This is something with which not all Christians will agree, just as reputable Bible scholars are divided on this; but, it is something I like to check to see if translators and commentators are at least aware Ephesians 4:9 could refer to a descent into hell between the crucifixion and the resurrection.
* Some churches removed the phrase about the descent into hell from the Apostles' Creed, but it is part of the original texts of the Creed, both in the earlier Greek text and in the official Latin text. When I was about ten years old, my brothers and I visited a church of another denomination one Sunday. When they came to the Apostles' Creed we recited it from memory, including the phrase about the descent into hell. But, that church had removed that phrase from the Creed. Three girls just a little older than us were sitting directly ahead of us. I still remember the dirty look they gave us when we said, "Descended into hell," but they and the rest of the congregation had gone on to "Rose from the dead on the third day."
** Vol. III, p. 641
(The artwork is a classical painting of the Descent into Hell from Google Images.)
Step 14: Conclusions
When considering the merits of a new Bible translation, check The Preface. Most modern translations are sincere attempts to present the meaning of the original texts in clear and proper contemporary English. (I once told a woman in a bookstore that I had been reading the Greek New Testament cover-to-cover. She said, "Now you know what it REALLY says." I responded to her that the English versions really are quite good and accurate. There is no conspiracy to hide anything, as some commonly want to believe.)
I know every translation will include some wordings that delight me and others that dismay me. No one translation suits my preferences in all matters. But, I am prepared to filter and make allowances for those things I believe could be better. The same is true of notes in the commentary sections.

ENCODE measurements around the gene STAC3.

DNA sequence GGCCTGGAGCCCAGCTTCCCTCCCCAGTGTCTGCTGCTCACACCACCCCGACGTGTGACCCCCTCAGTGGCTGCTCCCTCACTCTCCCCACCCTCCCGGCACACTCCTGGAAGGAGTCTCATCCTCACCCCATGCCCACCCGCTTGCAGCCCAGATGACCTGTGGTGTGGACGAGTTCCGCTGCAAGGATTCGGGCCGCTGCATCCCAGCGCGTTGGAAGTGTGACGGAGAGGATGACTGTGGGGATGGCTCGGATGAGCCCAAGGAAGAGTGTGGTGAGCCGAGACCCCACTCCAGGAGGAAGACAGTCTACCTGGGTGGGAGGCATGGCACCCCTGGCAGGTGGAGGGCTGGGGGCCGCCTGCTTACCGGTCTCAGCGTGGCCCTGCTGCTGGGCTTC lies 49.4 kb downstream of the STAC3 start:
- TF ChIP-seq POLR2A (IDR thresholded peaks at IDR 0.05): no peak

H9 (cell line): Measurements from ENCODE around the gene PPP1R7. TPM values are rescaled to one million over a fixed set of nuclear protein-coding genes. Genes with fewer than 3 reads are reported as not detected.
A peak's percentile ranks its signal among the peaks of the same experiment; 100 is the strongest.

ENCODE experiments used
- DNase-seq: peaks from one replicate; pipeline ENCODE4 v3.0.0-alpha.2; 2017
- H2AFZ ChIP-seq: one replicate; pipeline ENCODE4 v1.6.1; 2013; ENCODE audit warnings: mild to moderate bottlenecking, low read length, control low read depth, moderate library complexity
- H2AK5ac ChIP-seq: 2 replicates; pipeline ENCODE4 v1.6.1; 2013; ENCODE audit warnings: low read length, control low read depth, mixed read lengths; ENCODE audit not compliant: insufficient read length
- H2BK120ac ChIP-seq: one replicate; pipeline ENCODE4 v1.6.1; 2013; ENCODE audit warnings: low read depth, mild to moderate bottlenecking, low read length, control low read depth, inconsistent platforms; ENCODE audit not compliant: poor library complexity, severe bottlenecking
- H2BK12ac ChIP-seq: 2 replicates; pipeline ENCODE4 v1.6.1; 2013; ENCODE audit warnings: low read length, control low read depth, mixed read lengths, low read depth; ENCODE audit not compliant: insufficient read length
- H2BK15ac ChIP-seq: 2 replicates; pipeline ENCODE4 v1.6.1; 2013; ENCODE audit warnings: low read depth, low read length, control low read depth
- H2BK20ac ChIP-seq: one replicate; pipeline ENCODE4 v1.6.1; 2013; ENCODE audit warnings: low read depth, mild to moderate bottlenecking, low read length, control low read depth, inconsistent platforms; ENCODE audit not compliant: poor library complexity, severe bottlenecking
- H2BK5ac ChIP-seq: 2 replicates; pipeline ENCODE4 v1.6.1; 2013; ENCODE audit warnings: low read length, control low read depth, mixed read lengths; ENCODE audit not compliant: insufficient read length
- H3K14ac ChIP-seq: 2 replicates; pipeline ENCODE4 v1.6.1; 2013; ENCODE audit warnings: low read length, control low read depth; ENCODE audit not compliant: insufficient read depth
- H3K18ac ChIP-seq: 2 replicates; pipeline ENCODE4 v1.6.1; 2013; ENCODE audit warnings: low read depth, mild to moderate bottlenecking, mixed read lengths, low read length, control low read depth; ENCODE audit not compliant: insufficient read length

Above all, find a Bible version you enjoy in its phrasings. Recently the English Standard Version appeared. It is generally quite accurate, but it seems to make twists and turns in its phrasings that make me stumble when I try to read it aloud in church services. It also sometimes uses words like 'propitiation' that do not speak to contemporary people. I have it in a free computer program and I do use it, but it will never be a favorite with me.
I do use the English Standard Version a great deal when preparing sermons or Bible studies. I prefer to do my public reading of the Bible from the New International Version. Because many others in our church have the NIV, I most often use it in Bible classes where I am leading the class. If I want to quote the Bible for something I am putting in print and want it to pack a certain punch with contemporary readers, I will consult several more colloquial versions. Often I take such quotes from the Good News for Modern Man--Today's English Version or even The Living Bible. This is particularly true when I want to quote the section on the works of the flesh versus the fruit of the Spirit in Galatians 5:19-26. The phrase "Party spirit" may not always be clear to everyone, but "the feeling that only those in my little group are right" leaves no doubt about what it means.
This Instructable is based on things I have found personally helpful over the years. They are the recommendations I make to others who ask about Bible translations and editions. You are free to disagree, but I did put some thought and experience into what I have presented.
(The graphic is from Google Images.)